In this Part 10 of our series using the SAM - Suitability Assessment of Materials - to evaluate Beginnings Guides, we address layout, the architecture of the page. Like the architecture of a building, layout makes a page inviting or intimidating, easy or physically demanding to navigate, memorable or nondescript. SAM names eight factors that substantially influence the suitability of health education materials by making the process of reading painless or not. We will take them in order. But first, I will add one essential item that SAM leaves out and that all page design should respect
Reading gravity rules layout
Reading demands physical skill, concentration and time, all of which may be in short supply. The information architect must ensure that none of the reader’s effort and time are wasted, or worse, sacrificed to design.
We read from the top left corner of the page and work our way across and down; left to right and back again to the bottom right corner. Page design should facilitate this efficient pattern and avoid disturbing reading rhythm. In testing, on average 67 percent of readers showed good comprehension of information that complied with reading gravity compared to 32 percent of readers of the same information on pages that required them to work against reading gravity. Learn more and see an illustration here.
Reading gravity explains many of the suitability factors for layout.
Position illustrations adjacent to related text.
SAM says photos or other graphics should be placed adjacent to the text that they explain. Ideally the text is to the left of the graphic (so you read it, then see the explanatory graphic) and a caption is immediately below the graphic. Otherwise, the illustration becomes a distraction and interrupts reading.
Make it easy to predict the flow of information
That means the content follows a logical sequence and is presented consistently. For example, Beginnings Pregnancy Guide content is sequenced by gestational age and the usual progress of pregnancy. Each of the six booklets uses the same section heads and text addresses similar subjects in consistent order (e.g. Your Baby’s Growth and Development). Warning Signs are always located on the back cover; they change by stage of pregnancy; no searching is required.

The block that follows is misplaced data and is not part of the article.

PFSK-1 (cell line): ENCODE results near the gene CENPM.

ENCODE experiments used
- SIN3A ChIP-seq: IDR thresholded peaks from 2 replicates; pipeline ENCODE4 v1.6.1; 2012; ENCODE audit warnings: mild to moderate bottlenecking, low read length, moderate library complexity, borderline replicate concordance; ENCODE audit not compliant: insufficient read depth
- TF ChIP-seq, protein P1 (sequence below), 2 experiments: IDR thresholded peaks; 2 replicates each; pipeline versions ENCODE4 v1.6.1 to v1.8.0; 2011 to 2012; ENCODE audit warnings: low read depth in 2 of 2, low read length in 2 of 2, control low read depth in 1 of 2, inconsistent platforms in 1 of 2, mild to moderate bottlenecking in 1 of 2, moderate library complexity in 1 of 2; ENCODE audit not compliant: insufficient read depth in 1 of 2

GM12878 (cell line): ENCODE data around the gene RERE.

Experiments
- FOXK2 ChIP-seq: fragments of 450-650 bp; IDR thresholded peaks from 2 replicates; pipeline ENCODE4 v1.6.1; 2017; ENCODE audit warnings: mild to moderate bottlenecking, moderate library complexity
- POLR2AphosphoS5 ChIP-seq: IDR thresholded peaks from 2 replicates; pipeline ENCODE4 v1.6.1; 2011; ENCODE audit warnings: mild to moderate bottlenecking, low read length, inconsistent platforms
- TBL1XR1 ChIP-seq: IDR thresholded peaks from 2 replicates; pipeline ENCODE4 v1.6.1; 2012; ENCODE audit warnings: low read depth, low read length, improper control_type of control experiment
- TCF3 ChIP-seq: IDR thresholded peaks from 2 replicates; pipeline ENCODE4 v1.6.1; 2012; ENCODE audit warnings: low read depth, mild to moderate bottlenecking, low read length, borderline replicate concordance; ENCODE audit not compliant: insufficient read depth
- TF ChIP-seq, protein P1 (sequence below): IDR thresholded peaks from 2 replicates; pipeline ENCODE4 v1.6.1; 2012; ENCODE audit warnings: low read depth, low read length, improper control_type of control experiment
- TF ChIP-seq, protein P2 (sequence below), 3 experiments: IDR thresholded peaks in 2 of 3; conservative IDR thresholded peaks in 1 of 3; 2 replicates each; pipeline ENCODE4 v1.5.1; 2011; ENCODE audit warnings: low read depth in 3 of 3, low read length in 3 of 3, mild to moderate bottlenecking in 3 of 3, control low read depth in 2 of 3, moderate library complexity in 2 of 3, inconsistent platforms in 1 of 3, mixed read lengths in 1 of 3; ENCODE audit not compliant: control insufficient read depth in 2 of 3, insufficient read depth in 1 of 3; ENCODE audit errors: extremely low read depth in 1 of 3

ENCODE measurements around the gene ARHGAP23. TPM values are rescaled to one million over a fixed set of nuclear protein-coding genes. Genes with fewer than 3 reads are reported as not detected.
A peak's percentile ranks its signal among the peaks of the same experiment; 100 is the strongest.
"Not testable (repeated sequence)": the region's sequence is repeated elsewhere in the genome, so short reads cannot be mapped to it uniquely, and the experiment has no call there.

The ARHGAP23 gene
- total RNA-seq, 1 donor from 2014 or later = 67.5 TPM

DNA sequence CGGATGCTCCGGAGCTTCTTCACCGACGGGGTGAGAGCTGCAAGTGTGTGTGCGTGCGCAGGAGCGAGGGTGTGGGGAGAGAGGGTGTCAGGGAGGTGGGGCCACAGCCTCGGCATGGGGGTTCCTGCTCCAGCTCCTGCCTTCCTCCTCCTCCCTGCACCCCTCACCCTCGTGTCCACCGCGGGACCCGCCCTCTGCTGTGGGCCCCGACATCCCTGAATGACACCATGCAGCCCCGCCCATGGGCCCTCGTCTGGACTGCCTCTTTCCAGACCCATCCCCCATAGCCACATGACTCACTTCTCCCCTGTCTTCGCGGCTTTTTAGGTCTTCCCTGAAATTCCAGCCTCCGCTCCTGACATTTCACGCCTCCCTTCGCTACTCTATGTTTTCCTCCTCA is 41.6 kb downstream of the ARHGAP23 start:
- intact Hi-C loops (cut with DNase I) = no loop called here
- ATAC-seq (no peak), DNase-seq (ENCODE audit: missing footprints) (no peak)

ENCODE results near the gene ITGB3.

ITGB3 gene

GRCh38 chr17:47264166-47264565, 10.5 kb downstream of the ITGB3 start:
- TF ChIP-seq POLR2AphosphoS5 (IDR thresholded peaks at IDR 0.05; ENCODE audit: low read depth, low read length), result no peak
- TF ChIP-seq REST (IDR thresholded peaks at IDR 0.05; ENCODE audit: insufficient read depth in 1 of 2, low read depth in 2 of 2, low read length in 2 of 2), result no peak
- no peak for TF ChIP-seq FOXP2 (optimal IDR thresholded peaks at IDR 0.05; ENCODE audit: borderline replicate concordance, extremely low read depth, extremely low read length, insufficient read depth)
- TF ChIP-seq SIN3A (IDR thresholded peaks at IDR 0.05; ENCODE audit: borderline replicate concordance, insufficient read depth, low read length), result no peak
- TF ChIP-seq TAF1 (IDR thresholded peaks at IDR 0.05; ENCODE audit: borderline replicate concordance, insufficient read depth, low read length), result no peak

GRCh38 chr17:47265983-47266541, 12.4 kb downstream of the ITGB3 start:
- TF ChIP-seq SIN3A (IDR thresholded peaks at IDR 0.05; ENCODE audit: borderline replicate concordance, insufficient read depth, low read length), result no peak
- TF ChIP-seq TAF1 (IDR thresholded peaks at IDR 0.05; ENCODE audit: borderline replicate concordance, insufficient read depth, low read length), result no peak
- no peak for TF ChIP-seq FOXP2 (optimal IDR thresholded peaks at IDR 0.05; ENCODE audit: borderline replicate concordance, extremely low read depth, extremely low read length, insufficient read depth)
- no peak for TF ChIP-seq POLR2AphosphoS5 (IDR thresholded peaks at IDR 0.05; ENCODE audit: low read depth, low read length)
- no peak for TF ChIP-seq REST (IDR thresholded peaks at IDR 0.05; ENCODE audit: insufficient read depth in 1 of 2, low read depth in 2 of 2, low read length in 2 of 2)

Use visual cues to direct attention to key content
For example, Beginnings Guides highlight key messages by displaying them in bold type in a box with 10% cyan( light blue) screen. Research suggests the light screen attracts the eye without interfering with comprehension. A cell phone icon alerts the reader to a condition that warrants a call to the doctor.
Keep the page clean
Simple design works best for readers. A cluttered page looks hard to read, and most likely is. Testers may say the over-designed page is more attractive, but their comprehension will suffer.
Keep color in a supporting role
Color attracts the eye. Use it to lead the reader to key content. Or to lure the eye up to the “fallow corner” at the upper right. Check to make sure the color does not pull the eye against reading gravity like it does below.
Keep lines short - 30 to 50 characters and spaces
Remember the reading eye moves from left to right and back again. At the end of the line, the eye returns to its starting place and drops down to the next line.
Unless something is in the way. Then it has to search for what is next, and be lost to the distraction.
When contrast is low, reading is difficult. For comprehension, black type on white paper is far and away the best. More on colored type.
SAM says use non-gloss (matte) finish. Glossy paper carries a reflection which can be distracting. However, other testing showed no difference in comprehension. A coated stock repels fingerprints and is more durable.
Beginnings Guides get a Superior rating for complying with all these factors most of the time. Look through the Pregnancy Guide. SAM requires at least 5 to be present. Material with fewer than three factors present or that just looks uninviting or hard to read is Inadequate.